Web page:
Xanadu

Xanadu Records was founded by Don Schlitten, as a jazz music record label specializing in bebop throughout the 1970s and 1980s

Schlitten had a long career in jazz record publishing , having  founded the label Signal Records in 1955 included work with Duke Jordan, Gigi Gryce, and Red Rodney. Signal was sold to Savoy Records in the late 1950s, and after this Schlitten worked as a freelance producer through the 1960s, including at Prestige Records. He and Joe Fields co-founded Cobblestone Records in 1972 and also worked together at Muse Records and Onyx Records. They went their separate ways in the mid-1970s; Fields continued at Muse, and Schlitten founded Xanadu Records, releasing over 100 LPs between 1975 and 1986.

Audio verdict:

Xanadu Records are excellent quality recordings and pressings, amidst a sea of indifference and ignorance  rife in big corporations that dominated the music business of those decades. By then stereo had become the norm –  the staging is excellent, and the dynamic range  strong throughout the spectrum, with punchy tuneful bass through to the sibilance of symbols . Whilst I generally avoid 70’s and 80’s pressings, both Xanadu and Muse are a rare exception that is well worth exploration.

Xanadu Silver Series

Xanadu-label-1000

Xanadu-Silver-Series-label-1000-LJC-label

Gold Series

Xanadu Gold Series released around 40 title from archive material from the 1940s and 1950s, reissuing classic bebop works that included historic performances by Art Pepper, Shorty Rogers, Bud Powell, Coleman Hawkins, Earl Hines, Roy Eldridge, Jimmy Heath, Billie Holliday, Clifford Brown, Jack Teagarden, Art Tatum and many more.

Xanadu-209-Gold-Series-1000-LJC

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4 thoughts on “Xanadu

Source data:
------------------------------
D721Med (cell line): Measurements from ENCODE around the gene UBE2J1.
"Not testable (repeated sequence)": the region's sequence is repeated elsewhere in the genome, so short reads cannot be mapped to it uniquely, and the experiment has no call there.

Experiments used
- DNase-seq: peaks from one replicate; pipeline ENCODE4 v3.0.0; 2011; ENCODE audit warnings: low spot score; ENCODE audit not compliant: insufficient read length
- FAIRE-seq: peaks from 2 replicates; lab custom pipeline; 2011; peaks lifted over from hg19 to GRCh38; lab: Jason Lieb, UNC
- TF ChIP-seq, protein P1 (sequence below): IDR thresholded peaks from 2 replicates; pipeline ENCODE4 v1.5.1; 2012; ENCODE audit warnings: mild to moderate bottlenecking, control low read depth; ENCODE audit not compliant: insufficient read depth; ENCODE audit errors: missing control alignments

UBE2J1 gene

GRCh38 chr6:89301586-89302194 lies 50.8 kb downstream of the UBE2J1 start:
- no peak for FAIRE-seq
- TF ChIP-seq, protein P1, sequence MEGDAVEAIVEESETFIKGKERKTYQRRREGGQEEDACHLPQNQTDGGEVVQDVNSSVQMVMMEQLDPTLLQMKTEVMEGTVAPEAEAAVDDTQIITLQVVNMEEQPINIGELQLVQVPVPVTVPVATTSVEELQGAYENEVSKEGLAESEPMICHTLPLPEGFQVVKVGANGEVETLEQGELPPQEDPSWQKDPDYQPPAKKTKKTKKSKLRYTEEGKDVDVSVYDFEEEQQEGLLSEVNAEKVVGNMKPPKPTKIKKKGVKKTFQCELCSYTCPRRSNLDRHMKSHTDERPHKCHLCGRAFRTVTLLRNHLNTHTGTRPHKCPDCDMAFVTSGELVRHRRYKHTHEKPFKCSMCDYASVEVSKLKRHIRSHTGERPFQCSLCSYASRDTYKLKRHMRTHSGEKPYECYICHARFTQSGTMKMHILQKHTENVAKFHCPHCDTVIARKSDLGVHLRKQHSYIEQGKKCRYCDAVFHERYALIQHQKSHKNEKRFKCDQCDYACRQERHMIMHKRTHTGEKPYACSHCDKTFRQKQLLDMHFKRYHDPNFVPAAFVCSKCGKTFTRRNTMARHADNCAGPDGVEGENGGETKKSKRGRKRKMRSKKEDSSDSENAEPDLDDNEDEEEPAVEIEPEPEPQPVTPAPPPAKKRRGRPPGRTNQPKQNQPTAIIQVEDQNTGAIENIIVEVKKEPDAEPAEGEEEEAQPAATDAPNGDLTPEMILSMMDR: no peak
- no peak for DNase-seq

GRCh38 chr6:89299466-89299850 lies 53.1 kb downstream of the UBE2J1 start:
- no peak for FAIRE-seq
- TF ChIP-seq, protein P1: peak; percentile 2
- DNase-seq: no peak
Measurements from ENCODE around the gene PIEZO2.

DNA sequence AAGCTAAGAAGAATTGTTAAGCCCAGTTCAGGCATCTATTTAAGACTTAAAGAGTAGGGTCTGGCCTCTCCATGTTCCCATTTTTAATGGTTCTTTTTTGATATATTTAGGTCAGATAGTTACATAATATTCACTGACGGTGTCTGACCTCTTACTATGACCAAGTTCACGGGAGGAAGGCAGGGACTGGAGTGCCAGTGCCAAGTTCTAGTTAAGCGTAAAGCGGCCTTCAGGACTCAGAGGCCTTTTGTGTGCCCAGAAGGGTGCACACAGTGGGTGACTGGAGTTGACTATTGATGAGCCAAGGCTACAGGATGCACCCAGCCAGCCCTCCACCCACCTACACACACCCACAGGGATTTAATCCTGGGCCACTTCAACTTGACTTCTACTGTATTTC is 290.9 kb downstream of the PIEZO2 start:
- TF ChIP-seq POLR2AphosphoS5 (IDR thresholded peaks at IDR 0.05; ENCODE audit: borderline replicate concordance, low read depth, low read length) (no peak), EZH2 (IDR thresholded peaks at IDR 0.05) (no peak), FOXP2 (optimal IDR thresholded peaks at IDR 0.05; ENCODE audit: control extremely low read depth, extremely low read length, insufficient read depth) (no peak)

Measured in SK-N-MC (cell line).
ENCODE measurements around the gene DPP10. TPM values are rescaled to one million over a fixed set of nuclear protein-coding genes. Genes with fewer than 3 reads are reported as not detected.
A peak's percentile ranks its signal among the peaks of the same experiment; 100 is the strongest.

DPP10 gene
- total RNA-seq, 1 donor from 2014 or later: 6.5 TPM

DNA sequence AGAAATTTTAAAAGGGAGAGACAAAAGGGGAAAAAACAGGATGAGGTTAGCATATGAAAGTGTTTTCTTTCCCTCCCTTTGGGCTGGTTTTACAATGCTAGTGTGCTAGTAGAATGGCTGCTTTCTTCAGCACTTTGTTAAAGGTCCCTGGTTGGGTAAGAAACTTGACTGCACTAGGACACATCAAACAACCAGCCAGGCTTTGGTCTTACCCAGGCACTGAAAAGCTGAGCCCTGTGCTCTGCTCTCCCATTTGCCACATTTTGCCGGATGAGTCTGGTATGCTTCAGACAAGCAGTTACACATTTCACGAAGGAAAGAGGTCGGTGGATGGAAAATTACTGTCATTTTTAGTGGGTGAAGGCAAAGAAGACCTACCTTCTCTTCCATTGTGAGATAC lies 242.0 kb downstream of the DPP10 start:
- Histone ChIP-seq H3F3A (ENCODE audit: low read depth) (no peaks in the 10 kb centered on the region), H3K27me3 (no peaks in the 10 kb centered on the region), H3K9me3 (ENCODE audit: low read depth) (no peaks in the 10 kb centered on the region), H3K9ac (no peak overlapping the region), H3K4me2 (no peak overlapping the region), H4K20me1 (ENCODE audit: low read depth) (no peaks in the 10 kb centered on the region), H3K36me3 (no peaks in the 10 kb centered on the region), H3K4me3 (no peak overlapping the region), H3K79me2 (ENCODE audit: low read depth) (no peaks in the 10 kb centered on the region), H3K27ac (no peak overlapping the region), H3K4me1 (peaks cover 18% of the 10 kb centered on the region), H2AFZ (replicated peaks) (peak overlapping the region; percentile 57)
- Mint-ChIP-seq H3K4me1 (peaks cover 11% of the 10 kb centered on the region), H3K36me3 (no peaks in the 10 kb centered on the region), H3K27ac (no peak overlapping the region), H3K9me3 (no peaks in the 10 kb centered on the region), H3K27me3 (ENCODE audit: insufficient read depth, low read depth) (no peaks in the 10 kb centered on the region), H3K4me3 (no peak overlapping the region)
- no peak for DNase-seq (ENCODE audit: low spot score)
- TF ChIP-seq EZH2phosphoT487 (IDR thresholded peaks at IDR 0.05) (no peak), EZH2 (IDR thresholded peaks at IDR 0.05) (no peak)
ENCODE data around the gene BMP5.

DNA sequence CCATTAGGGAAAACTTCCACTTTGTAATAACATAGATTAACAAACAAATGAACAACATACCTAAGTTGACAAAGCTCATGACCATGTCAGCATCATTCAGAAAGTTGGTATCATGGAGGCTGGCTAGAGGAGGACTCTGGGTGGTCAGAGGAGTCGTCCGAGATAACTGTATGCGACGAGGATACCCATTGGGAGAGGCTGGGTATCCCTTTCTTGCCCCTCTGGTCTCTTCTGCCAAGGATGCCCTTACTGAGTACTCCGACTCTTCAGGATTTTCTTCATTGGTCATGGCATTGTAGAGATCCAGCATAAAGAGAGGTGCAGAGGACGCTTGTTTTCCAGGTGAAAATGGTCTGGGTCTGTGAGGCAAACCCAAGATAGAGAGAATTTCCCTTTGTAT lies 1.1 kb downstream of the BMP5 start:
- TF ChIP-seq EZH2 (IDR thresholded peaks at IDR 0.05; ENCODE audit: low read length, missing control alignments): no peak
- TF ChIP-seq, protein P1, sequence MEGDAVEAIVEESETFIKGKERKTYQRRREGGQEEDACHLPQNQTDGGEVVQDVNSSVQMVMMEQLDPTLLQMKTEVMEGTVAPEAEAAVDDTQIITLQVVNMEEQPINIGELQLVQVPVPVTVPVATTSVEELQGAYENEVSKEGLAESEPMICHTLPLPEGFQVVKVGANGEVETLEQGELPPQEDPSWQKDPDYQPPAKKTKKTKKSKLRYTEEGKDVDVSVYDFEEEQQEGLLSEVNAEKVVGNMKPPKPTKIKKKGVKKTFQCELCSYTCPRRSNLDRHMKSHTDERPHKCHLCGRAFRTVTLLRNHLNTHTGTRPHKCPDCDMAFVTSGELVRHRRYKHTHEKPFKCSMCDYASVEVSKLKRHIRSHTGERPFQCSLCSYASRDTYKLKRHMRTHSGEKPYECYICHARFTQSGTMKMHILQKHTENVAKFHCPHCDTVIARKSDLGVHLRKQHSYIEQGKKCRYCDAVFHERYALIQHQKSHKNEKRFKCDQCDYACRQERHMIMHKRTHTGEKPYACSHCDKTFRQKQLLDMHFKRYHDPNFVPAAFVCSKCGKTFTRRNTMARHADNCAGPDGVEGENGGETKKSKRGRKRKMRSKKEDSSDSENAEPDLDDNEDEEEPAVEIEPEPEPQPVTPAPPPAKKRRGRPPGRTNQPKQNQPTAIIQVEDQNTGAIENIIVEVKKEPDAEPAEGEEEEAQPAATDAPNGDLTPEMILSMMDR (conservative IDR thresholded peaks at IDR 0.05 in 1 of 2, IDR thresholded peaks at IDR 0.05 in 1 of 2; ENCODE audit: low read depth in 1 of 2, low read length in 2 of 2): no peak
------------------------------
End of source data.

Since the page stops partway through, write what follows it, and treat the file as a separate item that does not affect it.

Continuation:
1. In your write-up above about Xanadu, you refer to symbols sibulancing. Are these crash or ride symbols? Also on Cobblestone are “Newport in New York ’72,” volumes 1 and 2. In a check of Ebay, I would say certain Cobblestone LPs are still readily available, including the Sonny Stitt. Per Xanadu, I remember reading Samuel Taylor Coleridge’s poem “Kubla Khan” in college, and also the fabled cinematic estate “Xanadu” where Orson Welles as William Randolph Hearst lived. When I worked at the New York Daily Mirror, a Hearst paper, in the late’50s, early ’60s, a joke in the newsroom was that Aileen Mehle (a.k.a Suzy Knickerbocker) was found in a crate on the Hearst estate. Totally overdressed, she would sweep with great fanfare into the newsroom at night to deliver her gossip column.

    • “Sibilance” is I believe linguistic-speak for the sound of “s” and “sh”, which is about as close as the alphabet gets to the sound of a cymbal.

      Whether ride or crash, both can produce splash sibilance and shimmer, 4-6 kHz for upper sheen, “air” and high harmonics up to 20kHz (and beyond – controversy-alert!). Shhhhhhhhhhhhhzzzzzzzzz. The fullest dynamic range is what you want, and the cymbals is what got clipped when engineers tried to reduce tape hiss: a missing top end.

      I don’t know what frequency the ping arising from the bell of a ride is, but I guess edge of the ride serves up more or less the same. Perhaps any drummers out there can explain it better.Now you will be asking 18″, 20″ or 22″ cymbals?

      You have clearly been looking over my shoulder, a post on a Xanadu is coming up next!

      Thank you for your recollections. Interesting times, Jimmy Olsen, cub reporter at The Daily Planet, Metropolis

    • Sample of one – also Sonny Stitt “Constellation” – excellent. Another one being collected today, Cedar Walton/Hank Mobley Quintet “Breakthrough” of which I have high hopes. Somewhewre also is Grant Green “Iron City”

      Cobblestone are one of a number of vintage jazz labels which I think punch above their weight, in which company I would include Xanadu, Muse, Enja, Steeplechase, Artists House, Nessa and Joy.

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